In addition to producing some of the most outstanding office furniture in the world, Herman Miller has also taken on the responsibility of manufacturing some of the most celebrated furniture designs by some of the world's most famous designs. These "modern classics" include works by Charles and Ray Eames, George Nelson, and Isamu Noguchi. Herman Miller celebrates these famous mid-century designers' works through its extraordinarily precise manufacturing techniques and industry-leading green production processes.
Herman Miller is a global company with operations, sales offices, dealers, and licensees in more than 40 countries in North America, Asia/Pacific, Europe, Middle East, Africa, and Latin America, serving customers virtually anywhere in the world. Herman Miller is headquartered in Zeeland, Michigan, while manufacturing facilities are located in the U.S., China, Italy, and the United Kingdom.
About the Designer
Stumpf's association with Herman Miller began in 1970 when he joined the staff of the Herman Miller Research Corporation. After establishing his own firm in 1972, Stumpf created the Ergon chair, the first ergonomic work chair. Later, in collaboration with Don Chadwick, he produced the groundbreaking Equa and iconic Aeron chairs. He also was principal designer for the Ethospace system. "I enjoy myself, and I do it through design," Stumpf declared in an interview a few years ago.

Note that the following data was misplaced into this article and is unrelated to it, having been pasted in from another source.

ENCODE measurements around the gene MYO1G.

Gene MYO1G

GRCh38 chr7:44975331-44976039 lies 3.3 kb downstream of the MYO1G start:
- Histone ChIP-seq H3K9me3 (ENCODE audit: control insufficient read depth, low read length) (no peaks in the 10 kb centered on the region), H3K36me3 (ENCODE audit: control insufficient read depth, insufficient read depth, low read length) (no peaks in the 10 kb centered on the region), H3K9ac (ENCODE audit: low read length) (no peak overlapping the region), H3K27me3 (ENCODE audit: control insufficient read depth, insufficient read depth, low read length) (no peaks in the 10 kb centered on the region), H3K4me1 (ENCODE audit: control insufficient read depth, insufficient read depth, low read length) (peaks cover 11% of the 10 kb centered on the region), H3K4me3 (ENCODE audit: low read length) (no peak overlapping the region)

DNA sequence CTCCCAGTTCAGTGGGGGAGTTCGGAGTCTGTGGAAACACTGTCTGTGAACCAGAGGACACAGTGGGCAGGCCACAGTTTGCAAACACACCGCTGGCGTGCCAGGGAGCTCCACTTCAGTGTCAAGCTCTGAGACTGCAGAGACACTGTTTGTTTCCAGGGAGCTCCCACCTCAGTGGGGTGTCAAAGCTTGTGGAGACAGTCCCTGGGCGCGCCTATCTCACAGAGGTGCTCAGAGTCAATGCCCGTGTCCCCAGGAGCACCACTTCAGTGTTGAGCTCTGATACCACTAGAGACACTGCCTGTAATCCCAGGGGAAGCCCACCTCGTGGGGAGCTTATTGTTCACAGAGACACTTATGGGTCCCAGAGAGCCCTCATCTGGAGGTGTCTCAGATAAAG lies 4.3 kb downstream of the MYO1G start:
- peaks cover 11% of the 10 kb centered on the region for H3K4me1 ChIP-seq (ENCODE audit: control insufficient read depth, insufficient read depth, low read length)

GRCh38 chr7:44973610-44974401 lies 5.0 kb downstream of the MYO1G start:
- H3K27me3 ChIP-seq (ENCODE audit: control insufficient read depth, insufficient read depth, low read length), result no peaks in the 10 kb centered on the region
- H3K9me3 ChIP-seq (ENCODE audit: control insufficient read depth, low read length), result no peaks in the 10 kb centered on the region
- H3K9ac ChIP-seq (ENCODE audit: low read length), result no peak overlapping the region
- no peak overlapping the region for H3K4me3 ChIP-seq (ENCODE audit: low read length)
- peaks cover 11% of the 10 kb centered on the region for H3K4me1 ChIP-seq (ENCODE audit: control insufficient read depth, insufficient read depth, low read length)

"I love beauty, and I love the availability of beautiful things and useful things immediately around me." During his lifetime Stumpf- a key figure in Herman Miller's transformation into a research-based, problem-solving innovator- received numerous awards for this work. Most recently, he was named the winner of the 2006 National Design Award in Product Design, an award presented posthumously by the Smithsonian's Cooper-Hewitt, National Design Museum. Stumpf died in 2006.
Chadwick's love for furniture design goes back to his childhood, when his cabinetmaker grandfather taught him how to use the tools of the trade--hand tools that required skill, precision, and patience. Later, unlike the other industrial design students at UCLA in the mid-1950s, he focused on furniture. And after hearing a Charles and Ray Eames lecture there, Chadwick was convinced: Furniture offered designers, even industrial designers, the chance to use materials in new, innovative ways--and to make a "real difference" in people's lives.
"Most industrial designers don't take furniture design seriously," he says. "They're not trained to get into that kind of detail. It's too personal, too much like surgery. And besides, you have to be in love with this kind of work." He attributes at least some of this optimism to the "LA recklessness" he's experienced as a lifelong resident of Southern California. "There's less fear of failure out here, so people are more apt to take risks. It's fertile ground for innovation." For over two decades now, Chadwick has had a partner in recklessness. "Herman Miller isn't afraid to take chances on new ideas. That's why the company's been successful for so long, and that's one reason why it's challenging to work for them."